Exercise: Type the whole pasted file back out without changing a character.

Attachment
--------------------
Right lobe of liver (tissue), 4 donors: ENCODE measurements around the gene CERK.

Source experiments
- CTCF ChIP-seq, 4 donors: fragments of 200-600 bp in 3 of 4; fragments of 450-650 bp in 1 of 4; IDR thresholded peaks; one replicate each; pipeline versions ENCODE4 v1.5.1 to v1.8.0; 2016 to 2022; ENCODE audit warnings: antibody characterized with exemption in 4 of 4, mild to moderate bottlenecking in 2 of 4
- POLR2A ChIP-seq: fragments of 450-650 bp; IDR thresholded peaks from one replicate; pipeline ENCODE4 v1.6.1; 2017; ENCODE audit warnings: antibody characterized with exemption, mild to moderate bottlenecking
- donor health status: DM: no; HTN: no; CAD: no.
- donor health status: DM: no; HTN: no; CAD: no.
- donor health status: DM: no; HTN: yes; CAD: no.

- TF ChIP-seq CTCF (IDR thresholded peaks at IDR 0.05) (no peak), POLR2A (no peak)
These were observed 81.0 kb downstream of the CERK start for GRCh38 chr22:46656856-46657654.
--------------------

Right lobe of liver (tissue), 4 donors: ENCODE measurements around the gene CERK.

Source experiments
- CTCF ChIP-seq, 4 donors: fragments of 200-600 bp in 3 of 4; fragments of 450-650 bp in 1 of 4; IDR thresholded peaks; one replicate each; pipeline versions ENCODE4 v1.5.1 to v1.8.0; 2016 to 2022; ENCODE audit warnings: antibody characterized with exemption in 4 of 4, mild to moderate bottlenecking in 2 of 4
- POLR2A ChIP-seq: fragments of 450-650 bp; IDR thresholded peaks from one replicate; pipeline ENCODE4 v1.6.1; 2017; ENCODE audit warnings: antibody characterized with exemption, mild to moderate bottlenecking
- donor health status: DM: no; HTN: no; CAD: no.
- donor health status: DM: no; HTN: no; CAD: no.
- donor health status: DM: no; HTN: yes; CAD: no.

- TF ChIP-seq CTCF (IDR thresholded peaks at IDR 0.05) (no peak), POLR2A (no peak)
These were observed 81.0 kb downstream of the CERK start for GRCh38 chr22:46656856-46657654.